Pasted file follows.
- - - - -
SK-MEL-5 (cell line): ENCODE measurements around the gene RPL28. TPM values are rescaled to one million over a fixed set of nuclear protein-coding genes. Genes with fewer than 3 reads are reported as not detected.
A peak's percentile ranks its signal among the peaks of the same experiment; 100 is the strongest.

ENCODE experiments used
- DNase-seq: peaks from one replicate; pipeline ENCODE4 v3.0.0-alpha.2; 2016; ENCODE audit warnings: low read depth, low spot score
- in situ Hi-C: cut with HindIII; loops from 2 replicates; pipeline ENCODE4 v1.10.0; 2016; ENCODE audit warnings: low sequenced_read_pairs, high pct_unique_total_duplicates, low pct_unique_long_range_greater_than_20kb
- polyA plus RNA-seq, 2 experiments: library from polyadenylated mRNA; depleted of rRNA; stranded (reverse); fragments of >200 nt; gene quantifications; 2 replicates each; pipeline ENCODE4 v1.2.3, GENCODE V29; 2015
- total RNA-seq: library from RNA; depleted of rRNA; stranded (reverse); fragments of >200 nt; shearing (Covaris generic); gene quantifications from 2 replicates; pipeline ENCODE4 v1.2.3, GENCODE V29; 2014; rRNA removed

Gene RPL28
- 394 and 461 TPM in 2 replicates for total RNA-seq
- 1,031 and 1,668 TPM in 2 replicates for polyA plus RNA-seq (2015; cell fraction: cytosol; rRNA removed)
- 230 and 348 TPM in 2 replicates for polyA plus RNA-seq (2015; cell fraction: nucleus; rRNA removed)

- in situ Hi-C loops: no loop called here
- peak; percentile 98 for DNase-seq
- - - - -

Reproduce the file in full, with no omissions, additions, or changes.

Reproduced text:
SK-MEL-5 (cell line): ENCODE measurements around the gene RPL28. TPM values are rescaled to one million over a fixed set of nuclear protein-coding genes. Genes with fewer than 3 reads are reported as not detected.
A peak's percentile ranks its signal among the peaks of the same experiment; 100 is the strongest.

ENCODE experiments used
- DNase-seq: peaks from one replicate; pipeline ENCODE4 v3.0.0-alpha.2; 2016; ENCODE audit warnings: low read depth, low spot score
- in situ Hi-C: cut with HindIII; loops from 2 replicates; pipeline ENCODE4 v1.10.0; 2016; ENCODE audit warnings: low sequenced_read_pairs, high pct_unique_total_duplicates, low pct_unique_long_range_greater_than_20kb
- polyA plus RNA-seq, 2 experiments: library from polyadenylated mRNA; depleted of rRNA; stranded (reverse); fragments of >200 nt; gene quantifications; 2 replicates each; pipeline ENCODE4 v1.2.3, GENCODE V29; 2015
- total RNA-seq: library from RNA; depleted of rRNA; stranded (reverse); fragments of >200 nt; shearing (Covaris generic); gene quantifications from 2 replicates; pipeline ENCODE4 v1.2.3, GENCODE V29; 2014; rRNA removed

Gene RPL28
- 394 and 461 TPM in 2 replicates for total RNA-seq
- 1,031 and 1,668 TPM in 2 replicates for polyA plus RNA-seq (2015; cell fraction: cytosol; rRNA removed)
- 230 and 348 TPM in 2 replicates for polyA plus RNA-seq (2015; cell fraction: nucleus; rRNA removed)

- in situ Hi-C loops: no loop called here
- peak; percentile 98 for DNase-seq